Why? Consider the industrial uses of lumber: Cardboard boxes, fuel for electricity generation, furniture and of course construction. All of lumber’s major inputs are extremely economically sensitive.
Gayed uses examples of both the 2000-2002 bear market and the 2008 crash as instances where lumber began underperforming relative to gold shortly before the stock market weakened. Considering the inverse stock-to-gold correlation no longer seems reliable, an accurate alternative would be of immense use to those looking to minimize stock market losses.
Most recently, Gayed contrasted the performance of the largest lumber fund and the largest gold fund to highlight his case, although gold’s price itself shows the same correlation. Over the past month, the top gold fund gained 3.57% while the top lumber fund lost 9.20%.
This suggests that there is plenty of risk-off sentiment and doubts regarding economic strength, and that now might be a good time for investors to shield their portfolios by taking risk off the table.
Tennessee could soon have its own gold bullion depository
Since 2018, Texas has been acknowledged for its official state precious metals depository (which hopes to soon let individuals perform transactions in gold and silver rather than U.S. dollars). In this sense, Texas is similar to sovereign nations hoarding gold to both achieve independence and reduce their reliance on the dollar.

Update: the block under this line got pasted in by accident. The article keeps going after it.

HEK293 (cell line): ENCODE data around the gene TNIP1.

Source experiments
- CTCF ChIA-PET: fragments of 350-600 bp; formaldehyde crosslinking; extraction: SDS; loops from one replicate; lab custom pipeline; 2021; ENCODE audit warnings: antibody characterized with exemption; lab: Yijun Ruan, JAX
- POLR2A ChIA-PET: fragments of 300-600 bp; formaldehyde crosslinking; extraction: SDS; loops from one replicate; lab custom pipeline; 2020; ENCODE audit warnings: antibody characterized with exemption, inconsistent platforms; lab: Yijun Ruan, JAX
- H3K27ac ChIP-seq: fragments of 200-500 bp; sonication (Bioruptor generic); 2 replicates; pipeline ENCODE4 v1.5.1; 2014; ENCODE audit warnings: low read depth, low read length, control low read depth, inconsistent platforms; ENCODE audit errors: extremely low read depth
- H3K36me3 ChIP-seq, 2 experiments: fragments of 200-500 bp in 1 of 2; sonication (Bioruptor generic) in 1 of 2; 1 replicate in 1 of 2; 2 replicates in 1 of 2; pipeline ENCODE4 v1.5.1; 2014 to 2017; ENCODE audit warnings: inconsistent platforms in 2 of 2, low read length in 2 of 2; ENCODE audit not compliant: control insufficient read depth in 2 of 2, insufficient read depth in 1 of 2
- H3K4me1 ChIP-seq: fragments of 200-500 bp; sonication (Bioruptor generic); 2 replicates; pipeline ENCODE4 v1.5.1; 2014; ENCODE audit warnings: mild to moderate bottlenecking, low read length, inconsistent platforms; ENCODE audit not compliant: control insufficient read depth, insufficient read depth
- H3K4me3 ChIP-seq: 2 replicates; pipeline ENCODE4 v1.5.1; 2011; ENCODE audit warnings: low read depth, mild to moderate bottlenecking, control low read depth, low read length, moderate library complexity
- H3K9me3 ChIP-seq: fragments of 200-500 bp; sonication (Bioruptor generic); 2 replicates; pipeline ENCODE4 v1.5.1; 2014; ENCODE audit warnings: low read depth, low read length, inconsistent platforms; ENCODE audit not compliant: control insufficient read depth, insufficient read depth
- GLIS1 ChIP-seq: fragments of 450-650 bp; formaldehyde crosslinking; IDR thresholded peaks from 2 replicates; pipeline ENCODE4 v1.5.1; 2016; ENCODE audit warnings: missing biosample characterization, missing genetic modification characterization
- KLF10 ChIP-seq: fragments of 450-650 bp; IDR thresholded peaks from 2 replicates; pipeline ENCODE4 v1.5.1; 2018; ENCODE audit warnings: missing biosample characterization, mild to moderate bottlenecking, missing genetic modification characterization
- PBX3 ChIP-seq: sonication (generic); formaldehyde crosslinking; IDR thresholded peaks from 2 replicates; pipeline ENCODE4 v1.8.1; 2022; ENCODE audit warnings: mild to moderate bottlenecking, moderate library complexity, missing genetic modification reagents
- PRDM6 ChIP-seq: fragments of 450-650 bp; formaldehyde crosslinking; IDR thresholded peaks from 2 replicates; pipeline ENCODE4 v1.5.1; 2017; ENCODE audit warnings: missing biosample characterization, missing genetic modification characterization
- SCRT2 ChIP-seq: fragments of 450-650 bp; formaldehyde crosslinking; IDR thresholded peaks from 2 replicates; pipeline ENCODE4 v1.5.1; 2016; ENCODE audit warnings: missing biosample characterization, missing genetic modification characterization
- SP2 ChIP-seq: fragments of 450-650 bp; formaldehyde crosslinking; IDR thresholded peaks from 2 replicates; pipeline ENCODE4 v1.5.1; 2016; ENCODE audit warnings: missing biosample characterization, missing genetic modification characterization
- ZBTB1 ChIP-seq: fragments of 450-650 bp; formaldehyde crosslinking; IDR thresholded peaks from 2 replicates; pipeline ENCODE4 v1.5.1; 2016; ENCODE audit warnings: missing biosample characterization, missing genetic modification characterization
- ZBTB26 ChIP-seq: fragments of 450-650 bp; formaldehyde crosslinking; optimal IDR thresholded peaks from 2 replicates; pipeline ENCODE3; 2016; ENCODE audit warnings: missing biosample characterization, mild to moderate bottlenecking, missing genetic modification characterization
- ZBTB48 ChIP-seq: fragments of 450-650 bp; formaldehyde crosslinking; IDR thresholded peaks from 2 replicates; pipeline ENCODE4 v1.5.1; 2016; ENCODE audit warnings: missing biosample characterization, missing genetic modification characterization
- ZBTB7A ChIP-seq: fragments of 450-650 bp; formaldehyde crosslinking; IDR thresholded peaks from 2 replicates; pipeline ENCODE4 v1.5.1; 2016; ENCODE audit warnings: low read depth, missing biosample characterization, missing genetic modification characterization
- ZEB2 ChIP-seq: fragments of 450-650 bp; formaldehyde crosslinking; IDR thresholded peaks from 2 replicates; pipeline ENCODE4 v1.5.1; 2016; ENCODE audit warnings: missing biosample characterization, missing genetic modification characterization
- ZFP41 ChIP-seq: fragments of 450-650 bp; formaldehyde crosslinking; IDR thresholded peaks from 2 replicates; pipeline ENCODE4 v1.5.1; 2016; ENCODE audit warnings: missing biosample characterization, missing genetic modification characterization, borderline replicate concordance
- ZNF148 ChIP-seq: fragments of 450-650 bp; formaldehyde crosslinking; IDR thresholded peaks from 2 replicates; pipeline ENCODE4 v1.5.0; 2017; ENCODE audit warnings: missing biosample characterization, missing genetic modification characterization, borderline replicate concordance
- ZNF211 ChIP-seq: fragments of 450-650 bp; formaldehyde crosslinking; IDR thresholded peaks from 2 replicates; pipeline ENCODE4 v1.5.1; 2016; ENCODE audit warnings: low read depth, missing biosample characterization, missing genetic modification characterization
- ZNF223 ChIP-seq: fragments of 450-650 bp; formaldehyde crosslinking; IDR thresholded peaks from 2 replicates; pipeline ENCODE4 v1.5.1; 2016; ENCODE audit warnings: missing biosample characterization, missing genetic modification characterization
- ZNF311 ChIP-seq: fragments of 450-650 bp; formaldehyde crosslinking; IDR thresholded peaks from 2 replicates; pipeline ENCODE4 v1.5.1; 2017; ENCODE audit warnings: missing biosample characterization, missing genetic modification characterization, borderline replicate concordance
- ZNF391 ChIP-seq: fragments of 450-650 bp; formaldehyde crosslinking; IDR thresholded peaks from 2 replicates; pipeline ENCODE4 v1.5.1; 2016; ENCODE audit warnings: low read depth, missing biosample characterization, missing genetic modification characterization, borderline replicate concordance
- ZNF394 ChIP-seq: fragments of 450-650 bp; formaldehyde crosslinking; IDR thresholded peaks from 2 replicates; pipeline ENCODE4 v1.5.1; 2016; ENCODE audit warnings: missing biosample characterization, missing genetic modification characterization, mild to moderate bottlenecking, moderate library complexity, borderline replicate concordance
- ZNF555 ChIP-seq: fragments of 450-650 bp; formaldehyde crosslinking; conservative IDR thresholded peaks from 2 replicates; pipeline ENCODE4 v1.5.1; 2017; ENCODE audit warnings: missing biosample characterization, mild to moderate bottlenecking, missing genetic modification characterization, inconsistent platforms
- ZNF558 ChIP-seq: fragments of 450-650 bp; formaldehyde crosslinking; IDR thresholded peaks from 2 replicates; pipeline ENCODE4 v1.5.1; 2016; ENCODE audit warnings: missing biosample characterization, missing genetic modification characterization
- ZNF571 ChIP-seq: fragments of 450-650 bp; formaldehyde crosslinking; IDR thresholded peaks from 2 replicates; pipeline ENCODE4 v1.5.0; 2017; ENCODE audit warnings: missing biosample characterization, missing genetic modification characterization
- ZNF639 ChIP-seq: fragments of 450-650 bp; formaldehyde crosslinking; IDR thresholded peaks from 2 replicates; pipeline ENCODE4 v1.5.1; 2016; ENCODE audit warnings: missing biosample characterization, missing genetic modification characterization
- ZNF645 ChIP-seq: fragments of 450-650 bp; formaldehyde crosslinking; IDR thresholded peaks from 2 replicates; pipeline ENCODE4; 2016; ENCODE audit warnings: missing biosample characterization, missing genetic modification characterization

Although Texas is a U.S. state, it appears one of the depository’s goals reflects sovereign. Letting individuals use gold and silver as a direct payment method would limit the Federal Reserve’s influence (and its monopoly on the nation’s money). This isn’t quite as subversive as it sounds; consider Article I, Section 10, Clause 1 of the U.S. Constitution:
No State shall enter into any Treaty, Alliance, or Confederation; grant Letters of Marque and Reprisal; coin Money; emit Bills of Credit; make any Thing but gold and silver Coin a Tender in Payment of Debts; pass any Bill of Attainder, ex post facto Law, or Law impairing the Obligation of Contracts, or grant any Title of Nobility. [emphasis added]
Now, Tennessee is planning its own state bullion depository. Support for such a move has been gaining traction since 2016, and Governor Bill Lee signed the relevant bill, SB 279, into law on May 27. While this isn’t exactly a greenlight for a depository, it commissions a study into its feasibility. The depository bill passed both legislative chambers with unanimous votes.
One of the biggest hurdles, if not the main one, is that the state has yet to implement a sales and use tax exemption for physical precious metals. Given the strength of the movement to implement these exemptions nationwide, and that most states have already given in to public demand and dropped their precious metals taxes, we think it’s safe to expect Tennessee to follow suit.2021, gold, gold as investment, inflation, stock market